Yet to be good is not a sufficient aim in life; there must also be the desire to do good. We are never to live for ourselves alone, even in the seeking of good. We are to desire to be blessed—that we may be a blessing to others. Everything of good we receive from God, should make us able to do more good. It is a new trust from God which we are to hold for him. If our heart is right, then our work, little or much—will have a blessing in it for the world.
"This is how Aaron is to enter the sanctuary area: with a young bull for a sin offering and a ram for a burnt offering." Leviticus 16:3
The high priest must make an offering for himself—before he could present the sacrifice for the people. The lesson is for all who would intercede with God for sinners, or engage in any way in the Lord's work. They must strive that their own life may be unspotted and their own sins put away—before they go to God for others.
A painter noticed some little blotches on the wall he had painted in delicate tints. Taking a wet cloth he sought to remove the spots; but he only made them worse, for the cloth in his hand was soiled and unclean. So it is when one with spotted hands seeks to remove the faults and blemishes of other lives.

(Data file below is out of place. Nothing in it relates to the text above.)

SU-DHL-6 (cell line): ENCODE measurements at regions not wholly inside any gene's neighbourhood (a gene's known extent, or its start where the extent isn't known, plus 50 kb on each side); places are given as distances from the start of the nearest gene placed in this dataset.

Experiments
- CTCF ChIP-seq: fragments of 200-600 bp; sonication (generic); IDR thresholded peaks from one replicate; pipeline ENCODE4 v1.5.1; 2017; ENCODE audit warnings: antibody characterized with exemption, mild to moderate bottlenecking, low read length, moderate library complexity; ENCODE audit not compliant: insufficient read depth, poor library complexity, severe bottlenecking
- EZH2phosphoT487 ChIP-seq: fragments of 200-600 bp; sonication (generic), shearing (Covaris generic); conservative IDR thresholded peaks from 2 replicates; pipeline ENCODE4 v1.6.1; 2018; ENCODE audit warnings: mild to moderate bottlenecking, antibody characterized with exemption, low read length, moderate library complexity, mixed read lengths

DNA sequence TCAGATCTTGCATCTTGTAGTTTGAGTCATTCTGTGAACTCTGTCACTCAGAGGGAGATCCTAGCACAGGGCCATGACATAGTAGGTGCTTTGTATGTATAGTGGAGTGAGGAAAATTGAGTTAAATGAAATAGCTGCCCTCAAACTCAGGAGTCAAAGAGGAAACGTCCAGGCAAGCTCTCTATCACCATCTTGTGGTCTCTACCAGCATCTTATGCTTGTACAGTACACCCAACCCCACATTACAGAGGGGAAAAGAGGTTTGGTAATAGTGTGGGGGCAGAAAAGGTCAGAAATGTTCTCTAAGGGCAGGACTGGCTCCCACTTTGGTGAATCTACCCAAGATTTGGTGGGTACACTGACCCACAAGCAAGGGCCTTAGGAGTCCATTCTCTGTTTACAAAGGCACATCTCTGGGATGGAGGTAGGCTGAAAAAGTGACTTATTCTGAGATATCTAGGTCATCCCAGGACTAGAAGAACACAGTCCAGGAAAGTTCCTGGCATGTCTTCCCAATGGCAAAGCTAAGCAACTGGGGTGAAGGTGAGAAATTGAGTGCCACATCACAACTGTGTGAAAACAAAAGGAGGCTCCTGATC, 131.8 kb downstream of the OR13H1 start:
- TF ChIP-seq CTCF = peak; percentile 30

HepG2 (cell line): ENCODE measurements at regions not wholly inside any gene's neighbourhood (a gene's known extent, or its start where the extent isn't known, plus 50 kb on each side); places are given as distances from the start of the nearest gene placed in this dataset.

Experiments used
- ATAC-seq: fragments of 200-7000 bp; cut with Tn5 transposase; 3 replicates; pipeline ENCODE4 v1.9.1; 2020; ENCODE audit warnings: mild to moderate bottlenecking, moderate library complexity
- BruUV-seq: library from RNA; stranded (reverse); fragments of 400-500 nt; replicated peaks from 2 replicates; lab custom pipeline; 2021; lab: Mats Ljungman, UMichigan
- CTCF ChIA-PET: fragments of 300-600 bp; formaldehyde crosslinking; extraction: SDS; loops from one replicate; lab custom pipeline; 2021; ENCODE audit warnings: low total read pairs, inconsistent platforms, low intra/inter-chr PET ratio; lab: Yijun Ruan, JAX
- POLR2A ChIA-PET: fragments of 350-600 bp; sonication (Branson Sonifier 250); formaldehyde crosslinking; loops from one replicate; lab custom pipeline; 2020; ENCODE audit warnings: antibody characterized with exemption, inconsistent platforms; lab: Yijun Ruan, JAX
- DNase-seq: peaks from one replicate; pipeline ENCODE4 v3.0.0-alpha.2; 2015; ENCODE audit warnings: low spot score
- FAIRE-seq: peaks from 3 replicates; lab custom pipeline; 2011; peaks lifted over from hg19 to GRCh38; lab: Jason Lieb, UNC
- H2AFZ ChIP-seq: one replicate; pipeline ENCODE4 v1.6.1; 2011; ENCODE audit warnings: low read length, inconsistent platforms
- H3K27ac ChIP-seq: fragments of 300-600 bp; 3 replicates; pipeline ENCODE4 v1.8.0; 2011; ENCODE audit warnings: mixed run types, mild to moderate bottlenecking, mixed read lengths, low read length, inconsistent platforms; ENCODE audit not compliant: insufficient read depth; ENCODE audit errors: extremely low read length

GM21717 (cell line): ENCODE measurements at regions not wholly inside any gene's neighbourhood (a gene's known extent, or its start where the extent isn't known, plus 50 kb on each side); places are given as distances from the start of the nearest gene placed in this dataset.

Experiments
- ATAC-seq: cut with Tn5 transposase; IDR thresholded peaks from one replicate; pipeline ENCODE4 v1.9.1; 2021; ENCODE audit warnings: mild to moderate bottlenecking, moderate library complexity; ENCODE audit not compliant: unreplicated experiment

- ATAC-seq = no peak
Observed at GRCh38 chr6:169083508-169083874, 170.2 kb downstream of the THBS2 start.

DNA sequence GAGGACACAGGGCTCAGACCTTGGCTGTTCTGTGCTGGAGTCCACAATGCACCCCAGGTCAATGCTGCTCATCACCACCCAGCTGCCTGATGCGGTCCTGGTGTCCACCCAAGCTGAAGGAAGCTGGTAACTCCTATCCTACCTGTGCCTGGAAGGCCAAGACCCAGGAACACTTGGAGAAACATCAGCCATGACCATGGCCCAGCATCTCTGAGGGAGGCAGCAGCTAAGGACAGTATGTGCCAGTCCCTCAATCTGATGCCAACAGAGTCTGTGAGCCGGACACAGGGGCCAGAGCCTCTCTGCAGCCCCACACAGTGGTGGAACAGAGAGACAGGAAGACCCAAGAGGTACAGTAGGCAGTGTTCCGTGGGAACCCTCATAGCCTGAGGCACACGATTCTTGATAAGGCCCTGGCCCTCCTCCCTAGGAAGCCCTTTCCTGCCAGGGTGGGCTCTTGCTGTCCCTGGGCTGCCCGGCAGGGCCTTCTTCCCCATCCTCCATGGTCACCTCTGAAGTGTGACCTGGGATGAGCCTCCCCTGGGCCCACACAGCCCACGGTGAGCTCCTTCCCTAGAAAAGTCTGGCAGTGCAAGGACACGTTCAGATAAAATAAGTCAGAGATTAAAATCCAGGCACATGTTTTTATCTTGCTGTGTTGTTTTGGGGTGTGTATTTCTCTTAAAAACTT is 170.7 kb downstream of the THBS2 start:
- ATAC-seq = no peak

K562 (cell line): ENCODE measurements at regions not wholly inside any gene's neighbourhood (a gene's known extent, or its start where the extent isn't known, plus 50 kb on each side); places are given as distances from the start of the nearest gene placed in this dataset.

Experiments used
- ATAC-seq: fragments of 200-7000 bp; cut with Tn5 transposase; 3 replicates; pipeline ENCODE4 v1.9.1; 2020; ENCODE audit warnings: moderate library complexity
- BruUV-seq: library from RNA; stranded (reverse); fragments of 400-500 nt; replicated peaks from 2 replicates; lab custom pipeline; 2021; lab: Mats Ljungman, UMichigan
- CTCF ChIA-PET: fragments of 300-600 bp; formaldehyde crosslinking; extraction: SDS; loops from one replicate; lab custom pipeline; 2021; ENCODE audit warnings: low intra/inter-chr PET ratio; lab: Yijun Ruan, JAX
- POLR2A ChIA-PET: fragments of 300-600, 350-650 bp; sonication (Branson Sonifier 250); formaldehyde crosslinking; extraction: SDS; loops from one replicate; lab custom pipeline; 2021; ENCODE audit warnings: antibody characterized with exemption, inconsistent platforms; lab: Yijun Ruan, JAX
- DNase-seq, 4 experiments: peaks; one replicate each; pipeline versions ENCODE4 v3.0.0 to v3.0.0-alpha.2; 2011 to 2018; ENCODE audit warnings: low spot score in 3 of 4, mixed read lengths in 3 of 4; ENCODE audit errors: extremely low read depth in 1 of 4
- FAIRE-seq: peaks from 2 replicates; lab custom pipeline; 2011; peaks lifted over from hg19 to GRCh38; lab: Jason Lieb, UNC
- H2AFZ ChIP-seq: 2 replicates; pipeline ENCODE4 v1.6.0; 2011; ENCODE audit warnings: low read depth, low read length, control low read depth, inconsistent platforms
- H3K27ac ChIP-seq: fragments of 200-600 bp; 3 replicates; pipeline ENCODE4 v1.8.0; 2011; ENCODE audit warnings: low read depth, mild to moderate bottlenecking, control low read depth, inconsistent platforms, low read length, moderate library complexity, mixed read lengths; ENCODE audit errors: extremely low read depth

A little child reached out his hand to his mother to receive a present she was about to give him; but his hands were soiled, and his mother said she could not give him what she had for him until they were washed clean. We cannot cleanse the lives of others, nor minister in their behalf, nor can we receive gifts and blessings from God for ourselves or others—if our own hands are foul. We must seek forgiveness first for ourselves.
"Remember your Creator in the days of your youth, before the days of trouble come." Ecclesiastes 12:1
It is easier to begin a Christian life in youth, than at any other time. It is easy to train the heart's affections around the cross—before they have learned to cling to earth's sordid things. It is easy to teach young fingers to play on the piano or organ—but it is next to impossible to train the stiff fingers of old age to do it. So it is easy for the young to learn to strike the harps of heaven. It is easier to keep the heart pure and tender, than to get back its purity and tenderness when once they have been lost.
"Strengthening the hearts of the disciples by encouraging them to continue in the faith, and by telling them, 'It is necessary to pass through many troubles on our way into the kingdom of God.'" Acts 14:22
The best things of life—come out of wounding. Wheat is crushed—before it becomes bread. Incense must be cast upon the fire—before its odors are set free. The ground must be broken with the sharp plough—before it is ready to receive the seed. It is the broken heart, which pleases God. The sweetest joys in life—are the fruits of sorrow. Human nature seems to need suffering, to fit it for being a blessing to the world.